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Europe court rules Google not violating trademark law

[JURIST] The European Court of Justice (ECJ) [official website] ruled [judgment materials; press release, PDF] Tuesday that Google [corporate website, JURIST news archive] did not violate trademark law by selling advertising linked to trademarked names. The court reasoned that Google was merely a platform for ads, clearing all search engines from trademark liability and protecting their main source of revenue. The luxury-goods group LVMH Moet Hennessy Louis Vuitton (LVMH) [corporate website] first brought suit four years ago accusing Google's AdWords [service website] system of infringing upon companies' trademarks by allowing advertisers, including competitors and those selling imitation or counterfeit products, to purchase advertising space when a user searches for a product or trademarked name. While the court found AdWords to be a legal "information society service," it charged advertisers to make it clear that their products are different than the trademarked keyword. Google responded that the judgment reinforced [press release] the "fundamental principle behind the free flow of information over the internet." Additionally, Google stated that it works with brand owners to remove links to websites selling counterfeit goods.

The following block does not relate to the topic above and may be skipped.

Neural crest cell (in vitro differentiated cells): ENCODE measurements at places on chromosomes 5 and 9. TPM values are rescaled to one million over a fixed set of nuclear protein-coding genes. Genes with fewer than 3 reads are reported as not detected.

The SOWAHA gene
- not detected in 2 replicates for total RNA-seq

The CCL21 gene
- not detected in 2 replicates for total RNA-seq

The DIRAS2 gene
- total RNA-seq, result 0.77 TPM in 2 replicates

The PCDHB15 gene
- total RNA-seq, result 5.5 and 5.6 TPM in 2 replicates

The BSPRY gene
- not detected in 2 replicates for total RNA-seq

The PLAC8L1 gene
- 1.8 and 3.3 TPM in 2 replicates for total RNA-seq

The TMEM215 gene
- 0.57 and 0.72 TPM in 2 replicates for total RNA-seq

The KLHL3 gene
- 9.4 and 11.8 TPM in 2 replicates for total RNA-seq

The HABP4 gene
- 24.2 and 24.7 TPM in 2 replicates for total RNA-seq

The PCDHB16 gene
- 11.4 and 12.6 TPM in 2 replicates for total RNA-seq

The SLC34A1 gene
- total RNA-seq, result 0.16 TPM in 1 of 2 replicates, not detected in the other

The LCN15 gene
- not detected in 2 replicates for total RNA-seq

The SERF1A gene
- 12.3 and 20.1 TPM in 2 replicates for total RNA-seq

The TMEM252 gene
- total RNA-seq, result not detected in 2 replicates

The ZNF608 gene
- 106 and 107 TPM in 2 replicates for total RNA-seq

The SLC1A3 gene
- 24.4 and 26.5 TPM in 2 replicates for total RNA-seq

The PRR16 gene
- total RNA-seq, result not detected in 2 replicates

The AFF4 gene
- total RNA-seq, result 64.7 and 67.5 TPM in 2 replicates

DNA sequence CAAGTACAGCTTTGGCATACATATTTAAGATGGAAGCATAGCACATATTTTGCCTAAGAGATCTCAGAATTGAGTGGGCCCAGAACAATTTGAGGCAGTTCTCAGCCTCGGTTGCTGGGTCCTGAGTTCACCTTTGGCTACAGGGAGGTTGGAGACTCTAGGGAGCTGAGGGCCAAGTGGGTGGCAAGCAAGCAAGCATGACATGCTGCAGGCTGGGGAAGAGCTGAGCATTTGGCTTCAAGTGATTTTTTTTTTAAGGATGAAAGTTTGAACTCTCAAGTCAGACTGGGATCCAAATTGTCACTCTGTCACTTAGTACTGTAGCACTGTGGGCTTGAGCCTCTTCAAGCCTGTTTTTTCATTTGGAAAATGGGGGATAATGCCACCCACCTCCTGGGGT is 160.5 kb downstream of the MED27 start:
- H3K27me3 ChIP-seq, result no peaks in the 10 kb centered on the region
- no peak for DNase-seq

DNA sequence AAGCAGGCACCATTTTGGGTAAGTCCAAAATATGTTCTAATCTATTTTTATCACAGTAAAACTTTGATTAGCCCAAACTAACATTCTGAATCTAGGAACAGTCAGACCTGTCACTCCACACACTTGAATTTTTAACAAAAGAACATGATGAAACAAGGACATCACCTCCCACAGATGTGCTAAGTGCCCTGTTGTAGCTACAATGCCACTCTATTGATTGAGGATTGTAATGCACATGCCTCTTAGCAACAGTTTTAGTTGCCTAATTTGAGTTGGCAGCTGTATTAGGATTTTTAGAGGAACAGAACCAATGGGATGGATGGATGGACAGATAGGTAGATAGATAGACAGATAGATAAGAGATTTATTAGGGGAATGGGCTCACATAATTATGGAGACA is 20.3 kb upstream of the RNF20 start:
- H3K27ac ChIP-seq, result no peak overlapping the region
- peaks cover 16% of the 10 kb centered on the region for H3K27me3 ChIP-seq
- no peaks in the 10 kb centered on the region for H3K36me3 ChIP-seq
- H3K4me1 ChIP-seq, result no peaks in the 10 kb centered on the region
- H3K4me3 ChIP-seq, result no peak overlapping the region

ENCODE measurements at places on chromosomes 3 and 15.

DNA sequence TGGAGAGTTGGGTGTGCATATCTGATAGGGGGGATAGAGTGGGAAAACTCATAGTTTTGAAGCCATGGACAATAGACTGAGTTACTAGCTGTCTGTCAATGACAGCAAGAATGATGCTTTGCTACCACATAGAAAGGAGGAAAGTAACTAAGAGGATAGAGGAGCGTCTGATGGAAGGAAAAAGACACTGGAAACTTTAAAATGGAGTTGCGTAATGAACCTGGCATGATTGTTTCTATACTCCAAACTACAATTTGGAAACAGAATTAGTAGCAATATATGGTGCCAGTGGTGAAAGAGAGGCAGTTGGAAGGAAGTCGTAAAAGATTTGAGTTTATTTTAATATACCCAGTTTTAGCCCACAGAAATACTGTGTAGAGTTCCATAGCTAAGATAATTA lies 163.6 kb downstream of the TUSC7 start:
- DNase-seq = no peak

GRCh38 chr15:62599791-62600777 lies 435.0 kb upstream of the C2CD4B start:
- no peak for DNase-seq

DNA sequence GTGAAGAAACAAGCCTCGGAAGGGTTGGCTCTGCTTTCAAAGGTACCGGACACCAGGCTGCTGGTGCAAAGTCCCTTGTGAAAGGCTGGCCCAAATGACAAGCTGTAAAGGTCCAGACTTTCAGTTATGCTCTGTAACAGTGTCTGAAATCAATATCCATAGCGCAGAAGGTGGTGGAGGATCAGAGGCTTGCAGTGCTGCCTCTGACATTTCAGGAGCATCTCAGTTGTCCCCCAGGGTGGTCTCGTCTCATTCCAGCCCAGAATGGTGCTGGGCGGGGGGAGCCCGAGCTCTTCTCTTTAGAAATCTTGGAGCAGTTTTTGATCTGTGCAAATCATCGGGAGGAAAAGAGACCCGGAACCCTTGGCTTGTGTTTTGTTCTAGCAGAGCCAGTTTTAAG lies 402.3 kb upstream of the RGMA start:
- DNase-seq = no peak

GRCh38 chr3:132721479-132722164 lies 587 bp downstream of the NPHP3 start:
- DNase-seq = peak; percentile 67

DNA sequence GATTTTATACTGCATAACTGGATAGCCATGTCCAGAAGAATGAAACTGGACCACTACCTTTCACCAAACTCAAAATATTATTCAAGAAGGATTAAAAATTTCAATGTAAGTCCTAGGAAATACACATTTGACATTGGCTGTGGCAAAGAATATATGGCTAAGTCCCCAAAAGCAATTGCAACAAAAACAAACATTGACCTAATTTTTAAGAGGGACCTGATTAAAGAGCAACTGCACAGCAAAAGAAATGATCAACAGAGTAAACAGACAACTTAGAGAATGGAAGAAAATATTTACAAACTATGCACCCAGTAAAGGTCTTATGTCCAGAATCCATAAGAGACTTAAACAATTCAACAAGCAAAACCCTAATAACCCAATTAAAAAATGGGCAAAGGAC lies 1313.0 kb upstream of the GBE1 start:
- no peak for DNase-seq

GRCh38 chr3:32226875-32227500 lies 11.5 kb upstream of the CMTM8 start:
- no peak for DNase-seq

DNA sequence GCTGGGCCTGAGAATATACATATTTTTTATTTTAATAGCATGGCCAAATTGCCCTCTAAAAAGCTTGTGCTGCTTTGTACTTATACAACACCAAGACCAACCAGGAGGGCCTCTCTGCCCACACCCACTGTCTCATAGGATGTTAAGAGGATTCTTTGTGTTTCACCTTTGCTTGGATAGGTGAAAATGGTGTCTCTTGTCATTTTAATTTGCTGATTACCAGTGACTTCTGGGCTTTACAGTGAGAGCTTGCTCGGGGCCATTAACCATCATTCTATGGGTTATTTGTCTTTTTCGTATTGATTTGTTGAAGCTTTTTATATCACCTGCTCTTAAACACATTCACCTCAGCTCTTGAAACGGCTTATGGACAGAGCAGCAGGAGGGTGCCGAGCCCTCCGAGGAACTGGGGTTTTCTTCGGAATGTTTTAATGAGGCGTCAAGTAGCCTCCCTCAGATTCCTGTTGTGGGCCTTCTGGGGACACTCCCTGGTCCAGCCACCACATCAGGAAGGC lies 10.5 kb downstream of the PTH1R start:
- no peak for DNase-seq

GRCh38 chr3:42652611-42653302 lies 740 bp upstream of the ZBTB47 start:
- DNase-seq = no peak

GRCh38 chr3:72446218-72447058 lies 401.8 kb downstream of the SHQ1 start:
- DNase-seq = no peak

Tuesday's judgment follows an advisory opinion against LVMH [JURIST report] issued by the EJC last year after the case was referred by the Cour de Cassation [official website, in French], France's highest court. In a separate case, a French court in February ordered Internet auction house eBay to pay LVMH €200,000 ($275,000) in damages [JURIST report] for paying search engines to direct customers to counterfeit LVMH products. The court found that eBay registered names similar to Louis Vuitton with search engines knowing that consumers looking for counterfeit products would search using those terms and be led to auctions on eBay selling those goods. In 2008, the US District Court for the Southern District of New York ruled [JURIST report] that eBay has no duty to actively monitor its site for counterfeit goods. Earlier in 2008, however, a French court ordered eBay to pay LVMH $63 million [JURIST report] for failing to prevent the sale of counterfeit luxury goods.

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